Many people are unsure about who actually faces deportation from the United States. In theory, this is an easy question to answer: U.S. officials can deport anyone who is not an American citizen. However, there are certain groups of people who are at more risk of deportation than others, and if you fall into one of these groups, you should seek advice from an experienced Kentucky deportation lawyer.

Immigrant with the suitcases


At the O’Brien Law Group, we specialize in immigration and deportation law, and we have more than 10 years of experience helping families and individuals in Louisville. Rusty O’Brien is the former MidSouth region chapter chair of the American Immigration Lawyers Association, and he can use his knowledge and experience to help with your immigration concerns. Call us today at 502-400-7890 to schedule an appointment, and read on to learn the two groups that are most at risk for deportation.

1. Immigrants with Prior Convictions

According to the National Immigration Project, immigrants with certain prior convictions have a higher risk of deportation. Officials may also stop immigrants with past convictions from changing their status to become lawful permanent residents or prohibit them from returning to the United States after a holiday abroad.

This risk extends across a number of groups, including those who are already lawful permanent residents or green card holders. It also includes refugees, people who have temporary protected status, those who have applied to change their status and those on tourist or business visas.

Many convictions can lead to deportation, and in some cases even minor offenses that do not include jail time may be problematic. According to the National Immigration Project, officials may deport immigrants several years after the original sentence, and they can even use it as a form of additional punishment in some cases.

2. Undocumented Immigrants

According to the Center for Immigration Studies, another immigrant group at particular risk of deportation is undocumented immigrants. Undocumented immigrants are deportable even if they do not have a criminal conviction, but in many cases it is a conviction that reveals the immigrant to officials.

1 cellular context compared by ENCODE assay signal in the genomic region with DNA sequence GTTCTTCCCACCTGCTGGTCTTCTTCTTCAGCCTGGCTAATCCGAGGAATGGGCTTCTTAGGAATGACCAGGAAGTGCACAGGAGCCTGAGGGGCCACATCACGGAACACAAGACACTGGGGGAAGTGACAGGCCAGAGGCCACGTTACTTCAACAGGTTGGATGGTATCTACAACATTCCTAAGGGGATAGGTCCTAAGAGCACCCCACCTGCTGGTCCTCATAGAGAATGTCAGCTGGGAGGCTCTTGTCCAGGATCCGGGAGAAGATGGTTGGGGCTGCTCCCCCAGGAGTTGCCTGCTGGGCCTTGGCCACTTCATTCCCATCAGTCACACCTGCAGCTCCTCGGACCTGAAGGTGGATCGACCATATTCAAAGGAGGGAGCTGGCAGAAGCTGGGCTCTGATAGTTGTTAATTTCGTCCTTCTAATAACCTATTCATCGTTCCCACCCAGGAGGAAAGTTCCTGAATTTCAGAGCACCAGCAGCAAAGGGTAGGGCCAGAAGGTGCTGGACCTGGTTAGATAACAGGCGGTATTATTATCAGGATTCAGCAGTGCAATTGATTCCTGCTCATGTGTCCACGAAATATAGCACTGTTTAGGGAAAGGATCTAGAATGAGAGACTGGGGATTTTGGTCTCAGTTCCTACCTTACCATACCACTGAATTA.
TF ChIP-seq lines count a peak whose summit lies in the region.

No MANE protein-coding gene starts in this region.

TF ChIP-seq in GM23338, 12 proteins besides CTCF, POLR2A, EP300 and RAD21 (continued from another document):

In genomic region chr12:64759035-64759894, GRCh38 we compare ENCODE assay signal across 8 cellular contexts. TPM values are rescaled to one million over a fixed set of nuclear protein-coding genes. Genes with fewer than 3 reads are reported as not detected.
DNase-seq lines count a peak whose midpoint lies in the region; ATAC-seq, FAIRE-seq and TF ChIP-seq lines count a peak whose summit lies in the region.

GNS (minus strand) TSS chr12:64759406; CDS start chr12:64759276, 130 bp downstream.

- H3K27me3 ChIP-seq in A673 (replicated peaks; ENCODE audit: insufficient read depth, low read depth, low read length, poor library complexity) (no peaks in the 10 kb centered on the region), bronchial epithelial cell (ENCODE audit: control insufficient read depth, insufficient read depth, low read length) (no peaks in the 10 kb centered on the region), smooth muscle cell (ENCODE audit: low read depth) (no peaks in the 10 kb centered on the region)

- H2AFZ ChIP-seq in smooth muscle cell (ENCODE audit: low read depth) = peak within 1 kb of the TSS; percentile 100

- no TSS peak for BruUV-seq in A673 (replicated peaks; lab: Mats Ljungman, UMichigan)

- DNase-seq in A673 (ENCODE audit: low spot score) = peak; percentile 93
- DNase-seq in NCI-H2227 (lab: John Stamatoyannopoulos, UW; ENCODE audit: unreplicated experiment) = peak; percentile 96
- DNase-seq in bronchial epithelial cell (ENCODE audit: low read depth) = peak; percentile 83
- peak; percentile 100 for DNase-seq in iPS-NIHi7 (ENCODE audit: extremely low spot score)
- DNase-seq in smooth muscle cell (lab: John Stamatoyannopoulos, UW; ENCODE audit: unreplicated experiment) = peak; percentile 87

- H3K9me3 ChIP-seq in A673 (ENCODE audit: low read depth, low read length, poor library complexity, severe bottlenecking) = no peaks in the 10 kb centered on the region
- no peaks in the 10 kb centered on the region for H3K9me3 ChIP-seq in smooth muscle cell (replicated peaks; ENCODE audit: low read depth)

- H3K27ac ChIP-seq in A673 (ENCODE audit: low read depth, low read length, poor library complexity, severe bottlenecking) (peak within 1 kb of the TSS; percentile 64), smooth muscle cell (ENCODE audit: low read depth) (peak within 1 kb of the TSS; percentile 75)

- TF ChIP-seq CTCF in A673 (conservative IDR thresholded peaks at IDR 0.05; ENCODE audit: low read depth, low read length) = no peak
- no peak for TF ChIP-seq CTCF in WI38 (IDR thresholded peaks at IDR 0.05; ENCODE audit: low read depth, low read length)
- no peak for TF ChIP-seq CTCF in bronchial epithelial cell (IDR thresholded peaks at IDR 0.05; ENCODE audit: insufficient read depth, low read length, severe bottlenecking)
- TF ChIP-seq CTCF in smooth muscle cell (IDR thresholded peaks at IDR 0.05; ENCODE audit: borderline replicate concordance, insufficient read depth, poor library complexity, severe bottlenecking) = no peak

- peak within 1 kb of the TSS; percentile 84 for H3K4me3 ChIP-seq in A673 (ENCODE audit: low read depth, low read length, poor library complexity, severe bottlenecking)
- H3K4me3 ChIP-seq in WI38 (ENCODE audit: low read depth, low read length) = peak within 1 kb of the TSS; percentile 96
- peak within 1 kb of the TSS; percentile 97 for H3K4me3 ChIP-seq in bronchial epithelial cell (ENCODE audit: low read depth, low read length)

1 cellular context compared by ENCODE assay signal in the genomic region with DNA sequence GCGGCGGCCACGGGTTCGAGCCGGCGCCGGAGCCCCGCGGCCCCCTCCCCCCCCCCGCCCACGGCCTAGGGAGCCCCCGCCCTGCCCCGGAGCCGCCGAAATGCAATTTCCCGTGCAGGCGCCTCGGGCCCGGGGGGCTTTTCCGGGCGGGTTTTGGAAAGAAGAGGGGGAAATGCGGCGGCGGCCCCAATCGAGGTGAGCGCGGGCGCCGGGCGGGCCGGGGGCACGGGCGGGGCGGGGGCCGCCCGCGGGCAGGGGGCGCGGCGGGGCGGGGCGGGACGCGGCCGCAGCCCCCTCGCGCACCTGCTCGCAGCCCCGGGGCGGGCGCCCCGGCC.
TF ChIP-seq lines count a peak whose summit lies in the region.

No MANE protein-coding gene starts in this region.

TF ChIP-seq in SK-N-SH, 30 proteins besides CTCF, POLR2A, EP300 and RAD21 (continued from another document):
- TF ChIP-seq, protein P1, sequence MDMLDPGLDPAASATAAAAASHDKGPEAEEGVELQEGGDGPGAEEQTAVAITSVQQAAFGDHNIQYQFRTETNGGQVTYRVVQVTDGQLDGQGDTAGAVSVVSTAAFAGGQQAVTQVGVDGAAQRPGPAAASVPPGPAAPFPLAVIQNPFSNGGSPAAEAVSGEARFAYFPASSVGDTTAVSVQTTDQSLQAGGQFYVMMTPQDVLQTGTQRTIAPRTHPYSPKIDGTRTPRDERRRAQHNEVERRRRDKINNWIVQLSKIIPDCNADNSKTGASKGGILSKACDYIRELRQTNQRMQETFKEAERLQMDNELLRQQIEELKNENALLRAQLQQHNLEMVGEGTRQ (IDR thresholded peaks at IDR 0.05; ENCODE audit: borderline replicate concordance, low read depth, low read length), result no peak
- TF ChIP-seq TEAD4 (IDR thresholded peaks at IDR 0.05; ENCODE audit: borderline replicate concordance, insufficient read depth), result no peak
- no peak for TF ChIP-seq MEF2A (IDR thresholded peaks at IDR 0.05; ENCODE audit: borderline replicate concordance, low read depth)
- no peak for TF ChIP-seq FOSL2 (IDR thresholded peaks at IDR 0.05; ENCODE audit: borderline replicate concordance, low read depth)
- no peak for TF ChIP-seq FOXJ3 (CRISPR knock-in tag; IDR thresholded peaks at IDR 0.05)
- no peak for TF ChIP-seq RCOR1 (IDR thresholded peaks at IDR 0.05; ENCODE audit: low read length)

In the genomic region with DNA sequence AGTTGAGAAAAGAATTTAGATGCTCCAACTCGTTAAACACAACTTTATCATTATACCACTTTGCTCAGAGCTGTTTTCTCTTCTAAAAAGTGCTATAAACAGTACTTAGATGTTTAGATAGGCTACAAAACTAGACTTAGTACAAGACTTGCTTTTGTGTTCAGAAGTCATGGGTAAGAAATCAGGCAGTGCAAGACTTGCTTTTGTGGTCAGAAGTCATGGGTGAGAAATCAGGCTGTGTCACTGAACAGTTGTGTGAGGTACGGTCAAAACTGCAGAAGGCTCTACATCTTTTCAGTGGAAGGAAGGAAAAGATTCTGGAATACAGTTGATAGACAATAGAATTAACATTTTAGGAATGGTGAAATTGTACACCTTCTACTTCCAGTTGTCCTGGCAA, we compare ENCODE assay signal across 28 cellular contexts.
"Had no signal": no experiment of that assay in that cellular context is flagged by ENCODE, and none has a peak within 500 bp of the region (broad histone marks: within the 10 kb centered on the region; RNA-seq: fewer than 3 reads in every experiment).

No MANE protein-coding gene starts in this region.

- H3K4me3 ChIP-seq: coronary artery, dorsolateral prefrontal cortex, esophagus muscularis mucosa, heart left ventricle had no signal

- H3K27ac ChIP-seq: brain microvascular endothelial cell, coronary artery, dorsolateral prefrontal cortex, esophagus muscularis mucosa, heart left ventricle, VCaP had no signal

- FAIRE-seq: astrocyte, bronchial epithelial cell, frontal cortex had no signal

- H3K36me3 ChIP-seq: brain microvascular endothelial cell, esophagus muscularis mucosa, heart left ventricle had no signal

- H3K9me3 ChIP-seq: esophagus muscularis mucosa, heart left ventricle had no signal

There are three types of undocumented immigrants, and each carries varying consequences if caught. These include people who crossed the border without going through Immigration; people who have old deportation orders, including a green card or application denial, and people who have overstayed a particular visa, like a tourist or business visa.

While officials cannot deport U.S. citizens, they may revoke citizenship of naturalized American citizens if they can prove the individual fraudulently obtained the naturalization. If you are facing a deportation crisis or need immigration advice, contact Louisville immigration attorney Rusty O’Brien.

The O’Brien Law group has extensive immigration experience, and we often represent clients before the Immigration Service, Immigration Courts, Board of Immigration Appeals and numerous U.S. consulates and embassies around the world. Call us today at 502-400-7890 to schedule an appointment with a qualified immigration attorney..

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